There are two orthodoxies about the Edwardian Age, one more familiar than the other. The familiar one is that it was a golden epoch, symbolised by men in blazers and boaters strolling along the sunlit Thames at Henley arm-in-arm with elegantly long-skirted, parasol-wielding women. The less familiar orthodoxy is that the Edwardian period was one of deep and dramatic change, a vertiginous rather than a golden epoch, whose teetering instabilities had nowhere to go other than the violent plunge into the abyss of 1914.
This latter view was first outlined by George Dangerfield in the 1930s in a book more quoted than read (because more quotable than readable), The Strange Death of Liberal England. It is a version of this thesis, but a much fuller and more interesting one, that Roy Hattersley presents here; and, without paradox, he inadvertently shows that the other version is also true in part.
This educative panorama of the age in which Britain began to wake from its imperial dream is superbly readable. Ambitious in scope, it ranges from the period's politics, about which Hattersley writes with insight reserved to those who have spoken at the despatch box and sat in Cabinet, to the war, sports, science, philosophy, exploration, motor-car and aircraft inventions, diplomacy, theatre and literature of the time.
He does it in what is in effect a series of essays, each surveying its subject in conspectus fashion. In addition to the early chapters on King Edward VII and the period's fascinating politics, the best things in the book are Hattersley's accounts of Edwardian theatre and the evolution of the press. There is rich vein of information throughout: how one wishes that the early hampering effect of the church's involvement in education were understood now, and likewise the fact that the first real militancy in the Irish question came from Unionists, who began the process of arming and drilling to threaten civil war - in effect, against the very polity that they did not wish to leave.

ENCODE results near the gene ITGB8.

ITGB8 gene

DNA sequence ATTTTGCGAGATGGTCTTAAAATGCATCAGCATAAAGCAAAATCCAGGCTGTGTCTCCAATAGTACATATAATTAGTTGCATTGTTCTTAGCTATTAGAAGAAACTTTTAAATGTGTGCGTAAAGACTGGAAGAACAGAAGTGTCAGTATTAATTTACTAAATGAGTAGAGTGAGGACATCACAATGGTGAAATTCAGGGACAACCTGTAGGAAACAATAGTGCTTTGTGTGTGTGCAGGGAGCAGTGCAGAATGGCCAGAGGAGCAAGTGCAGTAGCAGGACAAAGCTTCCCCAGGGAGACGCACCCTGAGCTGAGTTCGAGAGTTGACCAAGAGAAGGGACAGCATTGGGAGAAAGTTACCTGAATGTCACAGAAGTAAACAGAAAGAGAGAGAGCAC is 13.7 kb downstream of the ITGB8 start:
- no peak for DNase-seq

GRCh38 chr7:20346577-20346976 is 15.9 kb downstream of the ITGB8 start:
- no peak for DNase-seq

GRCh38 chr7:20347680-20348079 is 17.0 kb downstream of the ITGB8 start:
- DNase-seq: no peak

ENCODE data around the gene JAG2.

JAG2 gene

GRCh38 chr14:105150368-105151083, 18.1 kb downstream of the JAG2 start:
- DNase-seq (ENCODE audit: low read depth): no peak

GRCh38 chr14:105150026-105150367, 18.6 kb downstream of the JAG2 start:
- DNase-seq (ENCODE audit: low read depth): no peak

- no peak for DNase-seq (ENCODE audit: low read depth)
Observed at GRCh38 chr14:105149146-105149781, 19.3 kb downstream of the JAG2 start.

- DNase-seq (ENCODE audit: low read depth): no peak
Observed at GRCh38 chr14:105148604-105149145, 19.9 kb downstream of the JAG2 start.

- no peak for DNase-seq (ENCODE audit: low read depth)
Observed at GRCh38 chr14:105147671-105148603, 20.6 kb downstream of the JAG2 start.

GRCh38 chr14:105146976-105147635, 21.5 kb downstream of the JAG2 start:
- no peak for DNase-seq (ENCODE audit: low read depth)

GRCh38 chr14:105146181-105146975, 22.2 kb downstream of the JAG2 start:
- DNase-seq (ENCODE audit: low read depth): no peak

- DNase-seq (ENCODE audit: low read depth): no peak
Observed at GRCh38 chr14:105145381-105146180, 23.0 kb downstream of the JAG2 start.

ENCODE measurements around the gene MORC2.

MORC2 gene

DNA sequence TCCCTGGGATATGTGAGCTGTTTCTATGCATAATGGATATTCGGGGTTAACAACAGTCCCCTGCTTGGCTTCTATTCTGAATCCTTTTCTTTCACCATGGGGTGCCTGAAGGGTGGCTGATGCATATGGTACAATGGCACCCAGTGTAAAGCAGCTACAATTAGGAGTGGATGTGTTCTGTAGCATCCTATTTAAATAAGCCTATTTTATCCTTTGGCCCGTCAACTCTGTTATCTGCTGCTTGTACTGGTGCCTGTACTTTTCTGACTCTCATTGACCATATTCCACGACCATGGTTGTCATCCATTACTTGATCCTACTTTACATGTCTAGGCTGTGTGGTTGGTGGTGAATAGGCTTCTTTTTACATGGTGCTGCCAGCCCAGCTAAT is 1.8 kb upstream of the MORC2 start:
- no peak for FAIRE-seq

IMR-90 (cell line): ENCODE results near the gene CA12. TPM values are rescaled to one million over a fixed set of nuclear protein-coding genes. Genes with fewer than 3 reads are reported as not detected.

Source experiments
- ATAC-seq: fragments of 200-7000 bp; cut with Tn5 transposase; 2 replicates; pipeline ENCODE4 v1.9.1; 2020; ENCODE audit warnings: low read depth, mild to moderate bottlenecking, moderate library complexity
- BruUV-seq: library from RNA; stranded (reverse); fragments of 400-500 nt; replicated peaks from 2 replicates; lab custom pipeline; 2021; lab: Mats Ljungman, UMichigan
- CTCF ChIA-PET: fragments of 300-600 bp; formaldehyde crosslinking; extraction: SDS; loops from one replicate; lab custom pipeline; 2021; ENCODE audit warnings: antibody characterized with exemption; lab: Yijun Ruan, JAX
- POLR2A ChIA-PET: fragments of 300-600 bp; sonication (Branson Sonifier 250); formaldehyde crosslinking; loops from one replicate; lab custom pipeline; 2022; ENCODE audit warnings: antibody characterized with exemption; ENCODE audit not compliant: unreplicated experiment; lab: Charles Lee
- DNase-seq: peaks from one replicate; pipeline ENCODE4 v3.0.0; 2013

Hattersley's portrait of the long Edwardian decade's drama and fiction is the more valuable because attitudes towards its literature are often distorted by two things. One is universal agreement about the vileness of what came to be known as "Georgian" poetry, including as it does the horrors of Sir Henry ("Play up! Play up! and play the game!") Newbolt, and the bathetic Alfred Austen, Poet Laureate. The other is a universal mistake to the effect that the period includes the major Bloomsburys, Virginia Woolf and Lytton Strachey, who did not begin to function until the period was over. But in the theatre there were Shaw, Galsworthy, Pinero, Barrie, Granville-Barker and J M Synge, and writing novels were H G Wells, E M Forster, Henry James (English for these purposes), Arnold Bennett, Galsworthy again, Buchan, Conrad and Lawrence (and among the numerous and lively crowd of also-rans, G A Henty and Bram Stoker).
The British way of politics is periodic self-paralysis through eternal adversarial partisanship and bickering, intermitted by elective tyranny as the only way that a government can get anything done. It was the landslide Liberal victory of 1906 that produced the government that dominated the Edwardian era, a remarkably radical and reforming one in many ways, at least in intention, and of course the one that at last succeeded in gelding the House of Lords. But its attempts at reforming education, trades union laws and censorship, and to introduce pensions, unemployment benefits and health provision, were partial successes only, for the perennial reasons: timidity, botched compromise, temporisation, party squabbling, teeth-sucking over cost, and the general downward thrust of our absurd yah-boo Parliamentary methods.
Hattersley's mainly dispassionate account of the politics and political personalities of the era is riveting, and that includes his account of the birth of Labour, unhagiographically described as a minor if portentous part of the whole. If there is one thing that mars the dispassion, it is Hattersley's distaste for Winston Churchill. Try as he might, Hattersley cannot make the Edwardian phase of this extraordinary man uninteresting. Despite himself, Hattersley shows that Churchill was bold, imaginative, a reformer, a man above party - his criss-crossing of the floor of the Commons is standardly regarded as opportunism and want of principle, but the truth is that party piety was too trivial a constraint for an ego of such ambition and talent.
Despite typographical and factual errors here and there, this is a handsome book. Written with style, grace and wit, it is informative and perceptive, and for the first time brings the whole history of Edwardian Britain into a single focus for the general reader. The task required an author of wide accomplishments, ranging from practical insight into politics, a historian's skills, and literary talent: and here it has abundantly found them.
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